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It's funny.  Laugh. Star Wars Prequels Games

LucasArts Employees Hold Wake & Eulogy; Vader Still Roams 170

Posted by timothy
from the highly-qualified-applicants dept.
Dawn Kawamoto writes "LucasArts employees held a wake Friday night, days after Darth Vader Disney slayed their studio. Taking the high road, two LucasArts employees put together a eulogy that offers a retrospective on the culture, memories and accomplishments of the team. Most of us who've witnessed a blood bath at the workplace aren't as charitable. Darth Vader Disney is expected to strike again in the next two weeks at its studio and consumer product divisions."
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LucasArts Employees Hold Wake & Eulogy; Vader Still Roams

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  • by Anonymous Coward on Sunday April 07, 2013 @07:36PM (#43386961)

    "We have altered the deal. Pray we do not alter it further."

  • by Anonymous Coward on Sunday April 07, 2013 @07:40PM (#43386987)

    Make sure you've got some protection for the Epcot Center's thermal exhaust ports.

    • by Anonymous Coward

      In our moment of triumph? I think you overestimate their chances!

    • by aurizon (122550)

      Stay away, nothing can resist superheated high velocity bullshit

  • Am I the only one who is getting a login page on the last link?

  • by dottrap (1897528) on Sunday April 07, 2013 @07:41PM (#43386997)

    LucasArts shutting down is a significant and sad event, but adventure gamers should remember their history. Never forget Sierra Online's Chainsaw Monday.

    • by jonwil (467024) on Sunday April 07, 2013 @08:05PM (#43387125)

      What happened to Sierra is a BIG reason I will NEVER give a single cent of my money to Activision Blizzard (and no I wont pirate their content either, I will play games made by companies that dont pull that kind of crap)

      • by rtb61 (674572) on Monday April 08, 2013 @02:51AM (#43388823) Homepage

        It is all a result of those major movie studios never really understanding computer gaming and trying to buy up all those independent gaming studios to create the illusion of growing income within the expanding conglomerate (to inflate executive salaries and bonuses) only to find there is very little value in the old game titles that came with those independent gaming studios. The whole game publisher market with it's access to brick and mortar outlets is also coming under pressure with direct on-line sales in boxed format and digital sales.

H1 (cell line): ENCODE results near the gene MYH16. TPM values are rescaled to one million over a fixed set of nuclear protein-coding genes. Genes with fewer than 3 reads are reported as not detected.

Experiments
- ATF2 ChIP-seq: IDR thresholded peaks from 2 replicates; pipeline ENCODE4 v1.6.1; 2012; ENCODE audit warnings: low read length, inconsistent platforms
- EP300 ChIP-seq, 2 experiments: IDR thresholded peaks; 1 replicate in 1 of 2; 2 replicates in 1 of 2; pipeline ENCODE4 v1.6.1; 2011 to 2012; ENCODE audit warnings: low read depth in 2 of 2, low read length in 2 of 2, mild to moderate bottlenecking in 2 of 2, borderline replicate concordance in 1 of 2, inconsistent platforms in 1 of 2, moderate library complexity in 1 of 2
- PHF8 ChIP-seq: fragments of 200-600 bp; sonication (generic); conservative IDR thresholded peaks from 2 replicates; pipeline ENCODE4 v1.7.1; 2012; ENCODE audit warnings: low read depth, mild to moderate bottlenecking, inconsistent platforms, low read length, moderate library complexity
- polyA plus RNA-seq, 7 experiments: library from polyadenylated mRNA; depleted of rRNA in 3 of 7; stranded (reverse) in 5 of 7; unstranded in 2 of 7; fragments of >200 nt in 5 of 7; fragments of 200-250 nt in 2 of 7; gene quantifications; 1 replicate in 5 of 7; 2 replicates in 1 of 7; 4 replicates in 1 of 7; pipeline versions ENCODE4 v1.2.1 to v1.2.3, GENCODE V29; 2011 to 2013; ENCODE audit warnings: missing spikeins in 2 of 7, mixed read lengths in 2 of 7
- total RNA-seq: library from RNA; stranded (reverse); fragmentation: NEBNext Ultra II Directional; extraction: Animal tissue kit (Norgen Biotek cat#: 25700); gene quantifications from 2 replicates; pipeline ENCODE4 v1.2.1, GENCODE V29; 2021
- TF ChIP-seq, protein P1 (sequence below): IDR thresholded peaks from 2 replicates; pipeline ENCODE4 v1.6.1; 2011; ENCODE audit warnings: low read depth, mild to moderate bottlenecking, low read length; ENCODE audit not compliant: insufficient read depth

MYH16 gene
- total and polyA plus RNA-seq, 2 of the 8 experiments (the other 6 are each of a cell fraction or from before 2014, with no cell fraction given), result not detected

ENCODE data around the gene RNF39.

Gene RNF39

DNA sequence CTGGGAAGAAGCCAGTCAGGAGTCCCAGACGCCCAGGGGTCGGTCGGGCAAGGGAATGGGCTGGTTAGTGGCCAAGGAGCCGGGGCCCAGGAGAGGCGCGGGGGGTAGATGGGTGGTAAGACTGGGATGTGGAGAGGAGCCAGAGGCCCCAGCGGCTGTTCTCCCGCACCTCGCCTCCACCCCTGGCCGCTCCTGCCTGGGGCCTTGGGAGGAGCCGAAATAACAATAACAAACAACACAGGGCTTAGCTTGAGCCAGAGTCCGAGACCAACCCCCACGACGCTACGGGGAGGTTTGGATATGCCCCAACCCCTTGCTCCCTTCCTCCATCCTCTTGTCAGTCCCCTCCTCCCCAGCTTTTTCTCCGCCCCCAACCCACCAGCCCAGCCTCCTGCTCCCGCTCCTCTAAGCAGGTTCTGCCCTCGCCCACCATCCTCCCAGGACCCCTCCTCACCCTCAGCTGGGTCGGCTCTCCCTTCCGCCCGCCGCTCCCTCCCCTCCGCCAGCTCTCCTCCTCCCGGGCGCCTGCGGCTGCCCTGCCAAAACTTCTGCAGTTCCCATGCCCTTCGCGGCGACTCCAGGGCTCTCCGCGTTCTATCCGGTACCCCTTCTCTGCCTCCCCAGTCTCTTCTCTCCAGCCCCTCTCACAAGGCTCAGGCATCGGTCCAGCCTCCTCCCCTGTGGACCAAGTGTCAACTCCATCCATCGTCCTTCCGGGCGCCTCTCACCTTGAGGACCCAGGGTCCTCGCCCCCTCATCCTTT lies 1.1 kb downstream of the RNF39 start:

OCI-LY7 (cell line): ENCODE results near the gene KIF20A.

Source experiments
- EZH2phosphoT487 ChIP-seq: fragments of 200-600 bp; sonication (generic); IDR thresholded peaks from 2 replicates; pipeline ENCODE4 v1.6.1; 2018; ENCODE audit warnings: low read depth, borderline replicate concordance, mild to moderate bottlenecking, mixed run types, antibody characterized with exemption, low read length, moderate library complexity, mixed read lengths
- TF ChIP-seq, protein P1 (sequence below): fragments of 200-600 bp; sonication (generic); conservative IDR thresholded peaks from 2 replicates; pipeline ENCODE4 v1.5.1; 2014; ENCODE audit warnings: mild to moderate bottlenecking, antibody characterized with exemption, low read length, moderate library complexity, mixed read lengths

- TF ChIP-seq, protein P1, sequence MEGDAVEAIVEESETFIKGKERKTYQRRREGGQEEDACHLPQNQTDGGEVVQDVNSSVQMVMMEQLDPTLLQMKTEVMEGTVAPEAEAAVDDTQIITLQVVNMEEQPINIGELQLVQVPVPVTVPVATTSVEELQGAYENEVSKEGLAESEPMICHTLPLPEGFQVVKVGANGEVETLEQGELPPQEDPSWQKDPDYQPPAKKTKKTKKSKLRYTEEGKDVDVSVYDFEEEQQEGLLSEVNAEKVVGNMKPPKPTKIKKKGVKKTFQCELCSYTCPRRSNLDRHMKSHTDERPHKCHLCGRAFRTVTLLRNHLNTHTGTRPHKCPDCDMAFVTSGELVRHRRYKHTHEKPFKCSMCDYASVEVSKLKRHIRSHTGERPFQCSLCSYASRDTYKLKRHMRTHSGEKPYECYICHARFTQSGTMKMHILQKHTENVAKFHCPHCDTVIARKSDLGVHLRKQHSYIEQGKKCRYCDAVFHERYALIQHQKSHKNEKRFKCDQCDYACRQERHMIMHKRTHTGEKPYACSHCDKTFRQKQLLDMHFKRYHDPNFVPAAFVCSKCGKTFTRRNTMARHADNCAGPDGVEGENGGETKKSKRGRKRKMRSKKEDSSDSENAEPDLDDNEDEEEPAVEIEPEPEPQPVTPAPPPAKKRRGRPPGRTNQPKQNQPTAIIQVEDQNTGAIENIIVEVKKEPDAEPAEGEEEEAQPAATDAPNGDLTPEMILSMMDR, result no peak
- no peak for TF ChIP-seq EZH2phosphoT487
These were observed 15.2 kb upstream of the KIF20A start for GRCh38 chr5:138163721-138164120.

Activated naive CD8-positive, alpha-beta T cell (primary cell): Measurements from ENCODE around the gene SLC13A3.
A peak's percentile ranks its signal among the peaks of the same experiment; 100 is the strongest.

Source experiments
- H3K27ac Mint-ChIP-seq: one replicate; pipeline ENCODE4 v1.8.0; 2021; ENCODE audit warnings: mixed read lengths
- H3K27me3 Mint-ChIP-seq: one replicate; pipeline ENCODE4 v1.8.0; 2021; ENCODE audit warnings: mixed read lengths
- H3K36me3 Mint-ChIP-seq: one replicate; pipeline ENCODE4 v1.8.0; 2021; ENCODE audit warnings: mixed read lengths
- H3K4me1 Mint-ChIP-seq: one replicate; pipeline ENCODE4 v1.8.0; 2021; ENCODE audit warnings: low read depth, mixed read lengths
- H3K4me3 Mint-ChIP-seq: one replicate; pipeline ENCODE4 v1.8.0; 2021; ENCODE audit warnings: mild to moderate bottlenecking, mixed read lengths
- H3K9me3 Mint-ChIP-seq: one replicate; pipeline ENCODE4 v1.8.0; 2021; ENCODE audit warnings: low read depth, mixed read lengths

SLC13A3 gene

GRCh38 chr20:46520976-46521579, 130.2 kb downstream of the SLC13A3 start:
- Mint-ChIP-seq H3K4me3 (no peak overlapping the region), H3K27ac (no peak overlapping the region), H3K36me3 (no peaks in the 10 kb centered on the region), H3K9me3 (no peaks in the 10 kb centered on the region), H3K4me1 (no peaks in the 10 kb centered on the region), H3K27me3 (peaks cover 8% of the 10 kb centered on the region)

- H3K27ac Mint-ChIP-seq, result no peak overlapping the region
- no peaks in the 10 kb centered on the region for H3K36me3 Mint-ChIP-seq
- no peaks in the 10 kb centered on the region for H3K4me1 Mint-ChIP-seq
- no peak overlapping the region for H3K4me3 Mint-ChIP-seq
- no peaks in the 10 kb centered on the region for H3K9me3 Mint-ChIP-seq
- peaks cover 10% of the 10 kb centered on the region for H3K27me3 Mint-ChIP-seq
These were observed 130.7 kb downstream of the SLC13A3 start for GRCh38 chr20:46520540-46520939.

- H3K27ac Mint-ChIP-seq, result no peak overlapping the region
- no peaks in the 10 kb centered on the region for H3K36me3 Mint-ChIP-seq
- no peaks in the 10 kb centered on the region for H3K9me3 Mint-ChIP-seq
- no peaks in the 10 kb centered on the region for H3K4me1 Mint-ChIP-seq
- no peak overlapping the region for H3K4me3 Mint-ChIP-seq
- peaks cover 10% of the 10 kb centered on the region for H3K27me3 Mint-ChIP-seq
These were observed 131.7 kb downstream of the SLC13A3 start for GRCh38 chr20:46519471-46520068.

Also foreign gaming is now coming in and unlike movie or TV content, if the gaming is good the language translation is fairly cheap and this is creating a new flood of content.

        That old model of incompetent nepotism just buying up other companies and pretending that's revenue growth and management skill is falling apart. Why would Disney buy Lucas arts, only to shut it down, git rid of the competition? Those gaming licences just like media content licences have proven to be pretty much shit value because they just add enormous cost to new game development which often destroys the game before it gets out of the door for lack of playability. Cheaper to come up with a new 'theme' and a thin storey and focus on game play, which has proven to be far more profitable.

  • by Osgeld (1900440) on Sunday April 07, 2013 @08:10PM (#43387141)

    We all love lucas arts, but there has not too much coming out of that for a while now, and its a smart decision to trim the fat, no matter how great they once were.

    • by stenvar (2789879)

      We all love lucas arts

      Speak for yourself. I never liked any of their titles.

      • by SharpFang (651121)